Misleading indicators

unemployment rate genuine

Counting the number of unemployed has always depended on who you include and who you leave out. And to be unemployed you must want a job and be looking for a job. If you are no longer looking even if you would like a job, then you are no longer officially unemployed. Which gets us to the statistic above from this article: It’s Time To Dump The Unemployment Rate. Begin with this:

The July jobs report was a good one, and the unemployment rate held steady at 4.9%, which in the past would have been sure signs of a robust economy. So why is the country in such a bad mood?

An unemployment rate below 5% is a relatively rare thing. Only twice before in the past 40 years has it dropped that low — once in the late 1990s during that economic boom, and again briefly in 2006-2007.

Yet unlike before, there is little joy in Mudville today. Instead of confidence and optimism, there is only malaise.

So look at the “real” unemployment rate in the chart. What is real about it is that it is measured based on a constant participation rate. It adjusts for the fact that people might drop out of the labour force because they have given up hope of finding a job. To quote from the article:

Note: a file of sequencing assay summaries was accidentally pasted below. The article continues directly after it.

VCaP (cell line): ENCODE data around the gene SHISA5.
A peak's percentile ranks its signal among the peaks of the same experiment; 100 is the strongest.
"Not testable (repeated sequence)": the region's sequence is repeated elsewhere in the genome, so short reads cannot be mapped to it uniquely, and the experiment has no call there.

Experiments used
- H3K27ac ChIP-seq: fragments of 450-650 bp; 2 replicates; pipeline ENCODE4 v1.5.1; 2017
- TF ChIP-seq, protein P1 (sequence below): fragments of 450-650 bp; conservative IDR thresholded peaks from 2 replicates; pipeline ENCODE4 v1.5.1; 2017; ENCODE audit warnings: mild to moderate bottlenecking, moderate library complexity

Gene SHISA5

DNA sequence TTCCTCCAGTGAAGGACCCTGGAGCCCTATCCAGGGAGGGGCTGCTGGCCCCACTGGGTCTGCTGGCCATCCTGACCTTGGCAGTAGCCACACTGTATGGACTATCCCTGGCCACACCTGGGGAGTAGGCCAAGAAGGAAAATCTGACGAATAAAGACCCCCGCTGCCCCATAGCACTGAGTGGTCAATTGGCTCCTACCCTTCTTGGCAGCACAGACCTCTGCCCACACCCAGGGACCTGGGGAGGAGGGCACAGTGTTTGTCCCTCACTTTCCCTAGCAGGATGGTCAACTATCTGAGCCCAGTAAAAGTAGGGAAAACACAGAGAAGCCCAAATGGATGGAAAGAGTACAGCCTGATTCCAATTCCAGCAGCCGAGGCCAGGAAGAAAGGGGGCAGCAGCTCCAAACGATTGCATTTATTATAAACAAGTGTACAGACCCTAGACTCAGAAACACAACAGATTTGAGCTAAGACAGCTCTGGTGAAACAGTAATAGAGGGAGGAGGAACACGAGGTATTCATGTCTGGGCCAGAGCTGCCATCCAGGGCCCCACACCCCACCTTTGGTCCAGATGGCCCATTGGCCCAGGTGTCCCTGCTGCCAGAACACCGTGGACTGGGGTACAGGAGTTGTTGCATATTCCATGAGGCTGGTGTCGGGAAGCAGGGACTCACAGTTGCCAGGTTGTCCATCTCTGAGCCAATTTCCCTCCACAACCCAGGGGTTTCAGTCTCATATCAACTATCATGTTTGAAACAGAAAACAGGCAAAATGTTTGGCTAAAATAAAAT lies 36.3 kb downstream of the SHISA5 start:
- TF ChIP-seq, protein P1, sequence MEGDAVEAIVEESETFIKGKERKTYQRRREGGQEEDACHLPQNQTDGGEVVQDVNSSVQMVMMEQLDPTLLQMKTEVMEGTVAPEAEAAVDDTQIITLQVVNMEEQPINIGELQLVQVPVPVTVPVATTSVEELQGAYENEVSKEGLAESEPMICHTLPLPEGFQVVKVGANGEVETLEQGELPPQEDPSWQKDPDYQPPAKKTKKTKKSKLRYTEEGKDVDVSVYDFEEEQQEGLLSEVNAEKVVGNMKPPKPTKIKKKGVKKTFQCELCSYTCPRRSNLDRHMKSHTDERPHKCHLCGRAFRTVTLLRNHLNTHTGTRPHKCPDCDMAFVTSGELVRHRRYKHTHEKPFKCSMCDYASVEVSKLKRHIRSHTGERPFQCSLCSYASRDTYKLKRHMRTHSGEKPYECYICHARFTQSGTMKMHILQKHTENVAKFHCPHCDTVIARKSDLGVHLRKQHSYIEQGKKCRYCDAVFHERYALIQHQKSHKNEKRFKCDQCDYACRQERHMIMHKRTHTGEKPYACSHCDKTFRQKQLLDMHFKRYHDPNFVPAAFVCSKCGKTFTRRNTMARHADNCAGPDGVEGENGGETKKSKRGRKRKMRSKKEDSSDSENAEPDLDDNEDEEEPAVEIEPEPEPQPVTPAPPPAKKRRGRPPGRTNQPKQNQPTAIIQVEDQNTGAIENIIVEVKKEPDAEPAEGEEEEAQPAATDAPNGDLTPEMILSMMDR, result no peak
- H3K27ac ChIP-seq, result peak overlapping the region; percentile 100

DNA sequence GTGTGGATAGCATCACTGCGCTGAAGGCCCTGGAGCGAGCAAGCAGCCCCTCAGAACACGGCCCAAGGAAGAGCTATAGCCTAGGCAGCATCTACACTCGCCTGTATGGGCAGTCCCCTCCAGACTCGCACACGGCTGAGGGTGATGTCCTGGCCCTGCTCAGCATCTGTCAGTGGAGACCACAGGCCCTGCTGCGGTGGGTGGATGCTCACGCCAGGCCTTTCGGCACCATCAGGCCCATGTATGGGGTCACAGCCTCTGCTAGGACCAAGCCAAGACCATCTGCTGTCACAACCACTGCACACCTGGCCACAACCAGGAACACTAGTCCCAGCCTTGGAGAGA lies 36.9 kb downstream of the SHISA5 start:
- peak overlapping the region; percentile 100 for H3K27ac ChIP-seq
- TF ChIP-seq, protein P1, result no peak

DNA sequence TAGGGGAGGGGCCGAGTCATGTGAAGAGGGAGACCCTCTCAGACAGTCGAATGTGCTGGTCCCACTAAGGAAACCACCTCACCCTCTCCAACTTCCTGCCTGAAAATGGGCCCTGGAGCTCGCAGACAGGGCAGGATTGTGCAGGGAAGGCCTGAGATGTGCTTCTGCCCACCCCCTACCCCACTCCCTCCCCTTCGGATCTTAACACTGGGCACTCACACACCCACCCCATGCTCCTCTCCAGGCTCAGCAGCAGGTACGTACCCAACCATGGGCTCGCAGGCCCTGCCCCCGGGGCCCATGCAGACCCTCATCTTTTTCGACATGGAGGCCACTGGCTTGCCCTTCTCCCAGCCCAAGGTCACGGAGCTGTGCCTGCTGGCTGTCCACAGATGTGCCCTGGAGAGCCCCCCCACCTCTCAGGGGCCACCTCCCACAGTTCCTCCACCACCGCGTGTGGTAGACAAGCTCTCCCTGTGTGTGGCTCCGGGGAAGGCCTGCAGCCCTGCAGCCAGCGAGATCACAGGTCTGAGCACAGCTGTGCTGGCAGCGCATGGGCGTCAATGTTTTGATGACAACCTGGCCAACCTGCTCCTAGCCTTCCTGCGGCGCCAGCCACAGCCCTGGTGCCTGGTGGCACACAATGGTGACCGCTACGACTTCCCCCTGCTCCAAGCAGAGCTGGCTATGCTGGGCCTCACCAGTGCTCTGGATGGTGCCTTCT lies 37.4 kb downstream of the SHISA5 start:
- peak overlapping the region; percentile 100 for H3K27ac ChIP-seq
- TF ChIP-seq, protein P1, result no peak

Put simply, what’s happened is that the official unemployment number has grown increasingly useless as a reliable economic indicator, for the simple reason that millions of people have simply quit looking for a job. Since the unemployment rate is based only on those who are actively looking for work, the more people who drop out of the labor force, the lower the unemployment rate becomes.

Up until 2010 that didn’t matter much, since the “labor force participation rate” was relatively steady. But during the Obama “recovery,” that’s changed. As the economy has slogged along for the last seven years, millions of non-elderly workers have given up looking for jobs entirely.

Employment stagnating in just the same way as has GDP. And this is with the supposed stimulus of continuing budget deficits and interest rates at zero. And all economists can think to do is to increase public spending and find some way to contrive to lower interest rates even more.

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